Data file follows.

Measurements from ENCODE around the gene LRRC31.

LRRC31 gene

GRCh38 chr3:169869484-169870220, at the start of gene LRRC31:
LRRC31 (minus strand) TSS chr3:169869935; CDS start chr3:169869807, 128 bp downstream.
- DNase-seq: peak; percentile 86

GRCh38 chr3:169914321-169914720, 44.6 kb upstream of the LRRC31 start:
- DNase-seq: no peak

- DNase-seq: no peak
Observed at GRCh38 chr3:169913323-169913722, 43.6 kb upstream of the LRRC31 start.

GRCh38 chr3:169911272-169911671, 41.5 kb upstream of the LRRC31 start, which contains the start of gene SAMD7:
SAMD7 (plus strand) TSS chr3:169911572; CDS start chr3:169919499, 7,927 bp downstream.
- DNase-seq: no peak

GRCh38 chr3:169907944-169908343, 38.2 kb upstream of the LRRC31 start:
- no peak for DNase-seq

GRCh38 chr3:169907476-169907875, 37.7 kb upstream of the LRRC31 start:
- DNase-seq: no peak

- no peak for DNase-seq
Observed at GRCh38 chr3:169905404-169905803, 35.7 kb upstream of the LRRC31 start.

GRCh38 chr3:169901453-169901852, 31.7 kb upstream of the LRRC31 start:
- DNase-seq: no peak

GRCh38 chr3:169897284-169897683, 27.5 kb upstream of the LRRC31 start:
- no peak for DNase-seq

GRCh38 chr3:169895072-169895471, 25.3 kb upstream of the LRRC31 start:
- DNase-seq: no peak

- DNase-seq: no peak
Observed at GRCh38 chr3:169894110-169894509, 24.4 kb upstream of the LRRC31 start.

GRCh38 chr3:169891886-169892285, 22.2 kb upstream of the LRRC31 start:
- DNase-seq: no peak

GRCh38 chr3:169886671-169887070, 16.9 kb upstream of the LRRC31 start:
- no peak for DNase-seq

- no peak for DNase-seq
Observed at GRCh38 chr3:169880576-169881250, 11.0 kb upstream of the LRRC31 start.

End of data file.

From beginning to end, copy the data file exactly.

Measurements from ENCODE around the gene LRRC31.

LRRC31 gene

GRCh38 chr3:169869484-169870220, at the start of gene LRRC31:
LRRC31 (minus strand) TSS chr3:169869935; CDS start chr3:169869807, 128 bp downstream.
- DNase-seq: peak; percentile 86

GRCh38 chr3:169914321-169914720, 44.6 kb upstream of the LRRC31 start:
- DNase-seq: no peak

- DNase-seq: no peak
Observed at GRCh38 chr3:169913323-169913722, 43.6 kb upstream of the LRRC31 start.

GRCh38 chr3:169911272-169911671, 41.5 kb upstream of the LRRC31 start, which contains the start of gene SAMD7:
SAMD7 (plus strand) TSS chr3:169911572; CDS start chr3:169919499, 7,927 bp downstream.
- DNase-seq: no peak

GRCh38 chr3:169907944-169908343, 38.2 kb upstream of the LRRC31 start:
- no peak for DNase-seq

GRCh38 chr3:169907476-169907875, 37.7 kb upstream of the LRRC31 start:
- DNase-seq: no peak

- no peak for DNase-seq
Observed at GRCh38 chr3:169905404-169905803, 35.7 kb upstream of the LRRC31 start.

GRCh38 chr3:169901453-169901852, 31.7 kb upstream of the LRRC31 start:
- DNase-seq: no peak

GRCh38 chr3:169897284-169897683, 27.5 kb upstream of the LRRC31 start:
- no peak for DNase-seq

GRCh38 chr3:169895072-169895471, 25.3 kb upstream of the LRRC31 start:
- DNase-seq: no peak

- DNase-seq: no peak
Observed at GRCh38 chr3:169894110-169894509, 24.4 kb upstream of the LRRC31 start.

GRCh38 chr3:169891886-169892285, 22.2 kb upstream of the LRRC31 start:
- DNase-seq: no peak

GRCh38 chr3:169886671-169887070, 16.9 kb upstream of the LRRC31 start:
- no peak for DNase-seq

- no peak for DNase-seq
Observed at GRCh38 chr3:169880576-169881250, 11.0 kb upstream of the LRRC31 start.